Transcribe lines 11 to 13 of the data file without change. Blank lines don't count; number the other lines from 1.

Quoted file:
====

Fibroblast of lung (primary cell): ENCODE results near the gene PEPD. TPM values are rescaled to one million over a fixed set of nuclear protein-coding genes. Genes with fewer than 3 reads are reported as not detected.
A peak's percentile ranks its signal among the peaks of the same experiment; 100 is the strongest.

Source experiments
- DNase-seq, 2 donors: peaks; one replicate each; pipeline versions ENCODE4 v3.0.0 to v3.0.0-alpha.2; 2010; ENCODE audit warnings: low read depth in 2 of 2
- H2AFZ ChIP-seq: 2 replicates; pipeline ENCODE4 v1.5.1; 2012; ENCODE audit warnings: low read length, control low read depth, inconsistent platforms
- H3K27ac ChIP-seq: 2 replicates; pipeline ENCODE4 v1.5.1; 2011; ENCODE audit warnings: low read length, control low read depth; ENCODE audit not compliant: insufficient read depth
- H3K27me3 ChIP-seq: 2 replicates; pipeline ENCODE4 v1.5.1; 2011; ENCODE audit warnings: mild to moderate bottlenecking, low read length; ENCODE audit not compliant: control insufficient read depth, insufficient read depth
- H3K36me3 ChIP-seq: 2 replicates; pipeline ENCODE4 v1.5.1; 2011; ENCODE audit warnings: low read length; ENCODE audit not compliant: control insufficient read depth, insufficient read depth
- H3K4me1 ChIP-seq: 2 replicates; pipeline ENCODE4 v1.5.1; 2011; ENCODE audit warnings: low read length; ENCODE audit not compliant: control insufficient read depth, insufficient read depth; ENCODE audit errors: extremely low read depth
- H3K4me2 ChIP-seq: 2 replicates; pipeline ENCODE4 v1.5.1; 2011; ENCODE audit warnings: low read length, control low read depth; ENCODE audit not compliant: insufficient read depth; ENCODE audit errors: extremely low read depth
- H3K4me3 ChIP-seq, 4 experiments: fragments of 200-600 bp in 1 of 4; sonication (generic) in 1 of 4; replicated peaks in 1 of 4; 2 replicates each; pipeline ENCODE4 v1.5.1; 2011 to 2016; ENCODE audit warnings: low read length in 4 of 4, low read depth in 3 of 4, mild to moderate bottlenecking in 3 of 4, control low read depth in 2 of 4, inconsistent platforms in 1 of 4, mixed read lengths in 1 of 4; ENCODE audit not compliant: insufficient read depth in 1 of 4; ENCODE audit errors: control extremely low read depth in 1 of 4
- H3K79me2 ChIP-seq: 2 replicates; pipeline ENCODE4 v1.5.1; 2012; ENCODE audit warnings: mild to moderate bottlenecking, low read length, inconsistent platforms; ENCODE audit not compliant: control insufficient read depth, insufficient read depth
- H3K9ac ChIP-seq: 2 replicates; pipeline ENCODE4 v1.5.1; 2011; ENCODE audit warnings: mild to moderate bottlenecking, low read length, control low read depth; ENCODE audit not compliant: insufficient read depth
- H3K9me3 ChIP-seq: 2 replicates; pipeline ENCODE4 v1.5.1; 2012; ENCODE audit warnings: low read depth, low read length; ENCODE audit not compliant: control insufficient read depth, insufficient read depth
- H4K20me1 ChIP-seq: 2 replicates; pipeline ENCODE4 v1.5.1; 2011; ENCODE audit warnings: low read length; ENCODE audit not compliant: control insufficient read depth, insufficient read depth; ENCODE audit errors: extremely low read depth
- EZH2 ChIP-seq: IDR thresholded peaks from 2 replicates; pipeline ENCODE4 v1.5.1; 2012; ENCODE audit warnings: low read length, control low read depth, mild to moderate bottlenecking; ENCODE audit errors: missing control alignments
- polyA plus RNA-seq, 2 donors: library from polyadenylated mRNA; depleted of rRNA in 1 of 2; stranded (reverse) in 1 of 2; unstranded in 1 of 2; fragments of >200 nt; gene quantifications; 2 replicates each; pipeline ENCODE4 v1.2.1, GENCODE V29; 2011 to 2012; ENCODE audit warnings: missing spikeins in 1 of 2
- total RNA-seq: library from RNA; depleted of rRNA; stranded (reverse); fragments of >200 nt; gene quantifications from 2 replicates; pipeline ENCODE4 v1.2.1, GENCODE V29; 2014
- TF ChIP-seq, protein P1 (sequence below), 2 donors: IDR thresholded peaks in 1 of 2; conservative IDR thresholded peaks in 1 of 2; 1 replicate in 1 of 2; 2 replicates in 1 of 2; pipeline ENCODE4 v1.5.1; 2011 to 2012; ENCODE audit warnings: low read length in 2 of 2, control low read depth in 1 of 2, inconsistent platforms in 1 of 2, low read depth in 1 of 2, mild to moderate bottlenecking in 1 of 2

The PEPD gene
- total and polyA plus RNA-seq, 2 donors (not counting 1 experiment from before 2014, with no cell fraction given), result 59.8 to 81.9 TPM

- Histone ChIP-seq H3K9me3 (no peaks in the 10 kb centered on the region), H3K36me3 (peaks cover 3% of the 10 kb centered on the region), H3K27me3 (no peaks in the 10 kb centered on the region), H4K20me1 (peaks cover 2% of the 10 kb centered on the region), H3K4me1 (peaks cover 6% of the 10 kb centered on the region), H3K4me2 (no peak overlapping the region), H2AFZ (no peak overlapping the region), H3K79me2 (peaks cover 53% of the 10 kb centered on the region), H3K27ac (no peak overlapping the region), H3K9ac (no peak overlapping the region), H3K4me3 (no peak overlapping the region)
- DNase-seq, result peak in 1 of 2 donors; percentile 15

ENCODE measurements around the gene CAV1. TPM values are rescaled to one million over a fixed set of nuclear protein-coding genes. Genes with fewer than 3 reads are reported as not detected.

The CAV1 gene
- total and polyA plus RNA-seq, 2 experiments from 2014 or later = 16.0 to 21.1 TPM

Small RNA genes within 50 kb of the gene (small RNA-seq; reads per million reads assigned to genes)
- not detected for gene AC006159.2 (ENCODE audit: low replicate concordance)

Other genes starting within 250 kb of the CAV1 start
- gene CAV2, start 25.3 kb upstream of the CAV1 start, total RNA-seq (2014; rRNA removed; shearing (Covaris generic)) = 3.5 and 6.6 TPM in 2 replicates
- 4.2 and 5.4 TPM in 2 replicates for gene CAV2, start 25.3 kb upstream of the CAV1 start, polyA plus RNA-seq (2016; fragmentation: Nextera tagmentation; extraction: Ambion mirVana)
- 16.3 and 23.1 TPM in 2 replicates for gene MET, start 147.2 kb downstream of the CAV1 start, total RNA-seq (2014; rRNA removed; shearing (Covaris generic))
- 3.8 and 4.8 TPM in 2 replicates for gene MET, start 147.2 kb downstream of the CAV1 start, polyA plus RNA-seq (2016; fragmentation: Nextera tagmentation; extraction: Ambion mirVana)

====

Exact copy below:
- H3K4me3 ChIP-seq, 4 experiments: fragments of 200-600 bp in 1 of 4; sonication (generic) in 1 of 4; replicated peaks in 1 of 4; 2 replicates each; pipeline ENCODE4 v1.5.1; 2011 to 2016; ENCODE audit warnings: low read length in 4 of 4, low read depth in 3 of 4, mild to moderate bottlenecking in 3 of 4, control low read depth in 2 of 4, inconsistent platforms in 1 of 4, mixed read lengths in 1 of 4; ENCODE audit not compliant: insufficient read depth in 1 of 4; ENCODE audit errors: control extremely low read depth in 1 of 4
- H3K79me2 ChIP-seq: 2 replicates; pipeline ENCODE4 v1.5.1; 2012; ENCODE audit warnings: mild to moderate bottlenecking, low read length, inconsistent platforms; ENCODE audit not compliant: control insufficient read depth, insufficient read depth
- H3K9ac ChIP-seq: 2 replicates; pipeline ENCODE4 v1.5.1; 2011; ENCODE audit warnings: mild to moderate bottlenecking, low read length, control low read depth; ENCODE audit not compliant: insufficient read depth